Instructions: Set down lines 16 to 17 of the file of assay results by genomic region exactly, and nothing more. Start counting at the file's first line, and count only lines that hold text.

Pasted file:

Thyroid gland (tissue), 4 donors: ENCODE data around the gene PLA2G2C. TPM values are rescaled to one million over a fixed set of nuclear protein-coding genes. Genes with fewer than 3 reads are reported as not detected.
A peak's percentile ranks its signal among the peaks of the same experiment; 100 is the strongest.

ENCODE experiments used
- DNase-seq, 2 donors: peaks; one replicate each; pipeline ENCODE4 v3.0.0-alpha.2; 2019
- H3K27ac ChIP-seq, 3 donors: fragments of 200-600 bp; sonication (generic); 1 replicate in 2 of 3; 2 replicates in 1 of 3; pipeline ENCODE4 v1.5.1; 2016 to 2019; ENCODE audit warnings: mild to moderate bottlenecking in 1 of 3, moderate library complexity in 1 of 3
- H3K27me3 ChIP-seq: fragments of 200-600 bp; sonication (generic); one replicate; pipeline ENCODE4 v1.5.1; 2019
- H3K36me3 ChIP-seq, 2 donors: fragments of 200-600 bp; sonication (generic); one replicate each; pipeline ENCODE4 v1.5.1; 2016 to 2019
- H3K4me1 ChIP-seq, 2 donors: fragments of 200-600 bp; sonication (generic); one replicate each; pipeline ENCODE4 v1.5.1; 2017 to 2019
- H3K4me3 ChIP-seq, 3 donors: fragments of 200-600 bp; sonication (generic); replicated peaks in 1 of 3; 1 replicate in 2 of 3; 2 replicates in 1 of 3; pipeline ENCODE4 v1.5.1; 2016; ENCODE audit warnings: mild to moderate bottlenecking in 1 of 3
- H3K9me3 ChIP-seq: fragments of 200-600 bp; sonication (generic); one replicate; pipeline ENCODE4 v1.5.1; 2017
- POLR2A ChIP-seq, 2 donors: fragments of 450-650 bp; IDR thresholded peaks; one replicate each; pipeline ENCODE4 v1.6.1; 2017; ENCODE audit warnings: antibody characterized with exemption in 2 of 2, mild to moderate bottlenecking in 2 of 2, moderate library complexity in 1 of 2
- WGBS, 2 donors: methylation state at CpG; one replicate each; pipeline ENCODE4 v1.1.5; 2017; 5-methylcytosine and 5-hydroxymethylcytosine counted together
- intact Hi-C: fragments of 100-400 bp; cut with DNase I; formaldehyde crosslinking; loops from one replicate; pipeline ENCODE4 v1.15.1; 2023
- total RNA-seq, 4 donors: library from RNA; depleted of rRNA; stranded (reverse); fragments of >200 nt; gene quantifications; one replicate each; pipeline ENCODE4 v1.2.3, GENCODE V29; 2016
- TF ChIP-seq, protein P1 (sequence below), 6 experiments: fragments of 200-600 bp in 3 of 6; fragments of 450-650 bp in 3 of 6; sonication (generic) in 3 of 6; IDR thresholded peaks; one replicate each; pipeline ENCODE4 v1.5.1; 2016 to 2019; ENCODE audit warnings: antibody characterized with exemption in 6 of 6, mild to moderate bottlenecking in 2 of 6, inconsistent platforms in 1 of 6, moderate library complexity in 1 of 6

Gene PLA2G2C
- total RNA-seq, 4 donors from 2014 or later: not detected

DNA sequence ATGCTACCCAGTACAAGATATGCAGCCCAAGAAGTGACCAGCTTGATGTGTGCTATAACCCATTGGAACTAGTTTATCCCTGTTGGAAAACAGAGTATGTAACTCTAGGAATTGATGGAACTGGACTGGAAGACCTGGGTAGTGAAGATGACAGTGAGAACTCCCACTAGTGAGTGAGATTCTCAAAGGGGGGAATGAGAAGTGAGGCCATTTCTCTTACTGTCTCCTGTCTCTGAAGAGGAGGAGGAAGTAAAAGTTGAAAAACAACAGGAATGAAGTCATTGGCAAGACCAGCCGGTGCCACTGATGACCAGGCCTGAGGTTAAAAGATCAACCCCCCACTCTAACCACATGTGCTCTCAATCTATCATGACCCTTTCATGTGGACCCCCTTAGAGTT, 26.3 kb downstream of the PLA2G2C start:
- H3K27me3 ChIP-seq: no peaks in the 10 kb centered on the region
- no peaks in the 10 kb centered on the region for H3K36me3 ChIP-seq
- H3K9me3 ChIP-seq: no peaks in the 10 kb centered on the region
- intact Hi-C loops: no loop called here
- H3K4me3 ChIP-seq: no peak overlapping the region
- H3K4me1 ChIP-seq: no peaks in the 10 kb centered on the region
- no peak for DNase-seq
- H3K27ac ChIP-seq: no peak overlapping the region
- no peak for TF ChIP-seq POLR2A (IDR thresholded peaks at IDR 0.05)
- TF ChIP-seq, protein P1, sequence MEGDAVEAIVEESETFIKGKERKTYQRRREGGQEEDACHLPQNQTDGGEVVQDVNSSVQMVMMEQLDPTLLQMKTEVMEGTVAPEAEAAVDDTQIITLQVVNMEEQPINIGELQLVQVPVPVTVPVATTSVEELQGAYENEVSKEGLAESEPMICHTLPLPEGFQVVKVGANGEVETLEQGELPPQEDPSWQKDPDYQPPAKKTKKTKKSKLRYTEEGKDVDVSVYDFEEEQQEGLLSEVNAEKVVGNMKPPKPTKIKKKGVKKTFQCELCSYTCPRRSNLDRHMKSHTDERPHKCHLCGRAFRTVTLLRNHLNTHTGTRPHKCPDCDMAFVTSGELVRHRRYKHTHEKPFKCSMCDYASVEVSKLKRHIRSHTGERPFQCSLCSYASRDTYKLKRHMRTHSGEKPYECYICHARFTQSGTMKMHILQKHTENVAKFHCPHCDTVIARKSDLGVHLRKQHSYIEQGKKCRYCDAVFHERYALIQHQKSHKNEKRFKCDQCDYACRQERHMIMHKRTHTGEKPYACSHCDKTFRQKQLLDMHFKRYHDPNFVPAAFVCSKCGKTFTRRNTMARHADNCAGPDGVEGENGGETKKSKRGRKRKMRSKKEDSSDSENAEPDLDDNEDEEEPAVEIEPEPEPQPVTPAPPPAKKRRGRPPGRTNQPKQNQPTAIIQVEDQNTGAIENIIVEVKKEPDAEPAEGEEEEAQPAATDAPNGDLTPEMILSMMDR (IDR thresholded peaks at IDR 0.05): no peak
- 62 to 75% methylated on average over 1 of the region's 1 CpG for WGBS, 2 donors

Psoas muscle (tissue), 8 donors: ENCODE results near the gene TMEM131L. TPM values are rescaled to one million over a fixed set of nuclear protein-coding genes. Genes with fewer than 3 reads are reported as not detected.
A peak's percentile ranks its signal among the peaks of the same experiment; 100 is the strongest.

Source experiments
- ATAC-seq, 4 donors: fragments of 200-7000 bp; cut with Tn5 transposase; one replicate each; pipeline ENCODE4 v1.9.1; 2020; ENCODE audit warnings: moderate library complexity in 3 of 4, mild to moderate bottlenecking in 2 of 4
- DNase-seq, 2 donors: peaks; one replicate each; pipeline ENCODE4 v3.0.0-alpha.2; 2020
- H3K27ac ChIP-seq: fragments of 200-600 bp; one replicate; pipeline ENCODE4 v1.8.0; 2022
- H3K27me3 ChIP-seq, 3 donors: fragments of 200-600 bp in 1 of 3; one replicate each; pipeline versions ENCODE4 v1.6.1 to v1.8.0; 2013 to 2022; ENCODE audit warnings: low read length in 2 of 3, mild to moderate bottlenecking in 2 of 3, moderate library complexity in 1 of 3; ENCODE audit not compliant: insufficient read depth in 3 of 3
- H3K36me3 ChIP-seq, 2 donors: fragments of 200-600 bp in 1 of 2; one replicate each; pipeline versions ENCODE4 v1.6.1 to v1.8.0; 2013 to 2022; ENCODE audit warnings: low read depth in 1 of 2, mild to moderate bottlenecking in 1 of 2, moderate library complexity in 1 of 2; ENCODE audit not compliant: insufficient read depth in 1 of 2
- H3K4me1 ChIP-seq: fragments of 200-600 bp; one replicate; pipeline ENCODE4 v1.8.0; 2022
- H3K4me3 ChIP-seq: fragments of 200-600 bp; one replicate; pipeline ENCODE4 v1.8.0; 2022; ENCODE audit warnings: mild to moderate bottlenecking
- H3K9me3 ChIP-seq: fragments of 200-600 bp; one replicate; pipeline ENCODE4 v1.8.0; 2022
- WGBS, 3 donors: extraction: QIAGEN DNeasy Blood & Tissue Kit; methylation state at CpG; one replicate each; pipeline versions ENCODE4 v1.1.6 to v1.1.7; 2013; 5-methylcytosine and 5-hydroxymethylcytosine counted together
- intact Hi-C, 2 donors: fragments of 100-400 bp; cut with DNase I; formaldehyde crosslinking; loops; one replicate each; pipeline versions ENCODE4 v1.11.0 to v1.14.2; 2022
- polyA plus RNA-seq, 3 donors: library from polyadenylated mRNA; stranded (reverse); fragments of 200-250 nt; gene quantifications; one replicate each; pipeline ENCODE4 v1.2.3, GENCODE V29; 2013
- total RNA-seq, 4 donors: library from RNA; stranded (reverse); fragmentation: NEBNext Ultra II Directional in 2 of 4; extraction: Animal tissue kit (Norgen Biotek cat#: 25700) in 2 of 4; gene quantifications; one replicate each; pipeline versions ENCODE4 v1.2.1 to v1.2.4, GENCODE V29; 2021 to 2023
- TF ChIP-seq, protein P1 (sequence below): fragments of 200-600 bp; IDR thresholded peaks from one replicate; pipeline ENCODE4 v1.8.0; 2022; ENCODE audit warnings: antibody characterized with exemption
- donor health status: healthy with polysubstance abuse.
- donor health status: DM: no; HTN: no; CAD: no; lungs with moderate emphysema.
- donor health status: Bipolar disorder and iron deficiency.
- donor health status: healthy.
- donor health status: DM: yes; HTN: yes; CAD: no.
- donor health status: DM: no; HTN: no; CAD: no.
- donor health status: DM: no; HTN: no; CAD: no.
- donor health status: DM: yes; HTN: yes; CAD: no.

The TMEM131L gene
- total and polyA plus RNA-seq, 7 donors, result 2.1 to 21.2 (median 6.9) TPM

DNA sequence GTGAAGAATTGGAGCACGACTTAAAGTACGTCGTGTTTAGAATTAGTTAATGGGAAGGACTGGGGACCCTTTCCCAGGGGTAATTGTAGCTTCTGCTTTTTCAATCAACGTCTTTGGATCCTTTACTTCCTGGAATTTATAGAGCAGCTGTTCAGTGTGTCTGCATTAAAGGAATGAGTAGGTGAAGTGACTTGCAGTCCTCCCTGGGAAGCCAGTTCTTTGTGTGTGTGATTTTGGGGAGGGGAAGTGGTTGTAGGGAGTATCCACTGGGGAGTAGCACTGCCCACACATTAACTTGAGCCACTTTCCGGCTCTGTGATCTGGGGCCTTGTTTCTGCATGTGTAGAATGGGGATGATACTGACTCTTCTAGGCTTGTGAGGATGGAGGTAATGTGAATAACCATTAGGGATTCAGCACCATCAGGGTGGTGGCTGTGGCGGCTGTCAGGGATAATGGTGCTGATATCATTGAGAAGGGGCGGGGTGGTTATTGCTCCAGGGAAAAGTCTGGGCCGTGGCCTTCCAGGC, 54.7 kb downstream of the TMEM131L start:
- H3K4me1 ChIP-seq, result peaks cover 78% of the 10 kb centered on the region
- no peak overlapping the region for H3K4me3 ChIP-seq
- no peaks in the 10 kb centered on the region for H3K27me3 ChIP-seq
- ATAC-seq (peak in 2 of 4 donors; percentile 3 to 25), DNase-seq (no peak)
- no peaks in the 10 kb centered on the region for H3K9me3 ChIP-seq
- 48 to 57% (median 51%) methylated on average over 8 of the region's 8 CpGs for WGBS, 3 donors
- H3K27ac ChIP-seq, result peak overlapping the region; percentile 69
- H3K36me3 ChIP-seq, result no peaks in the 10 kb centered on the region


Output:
Gene PLA2G2C
- total RNA-seq, 4 donors from 2014 or later: not detected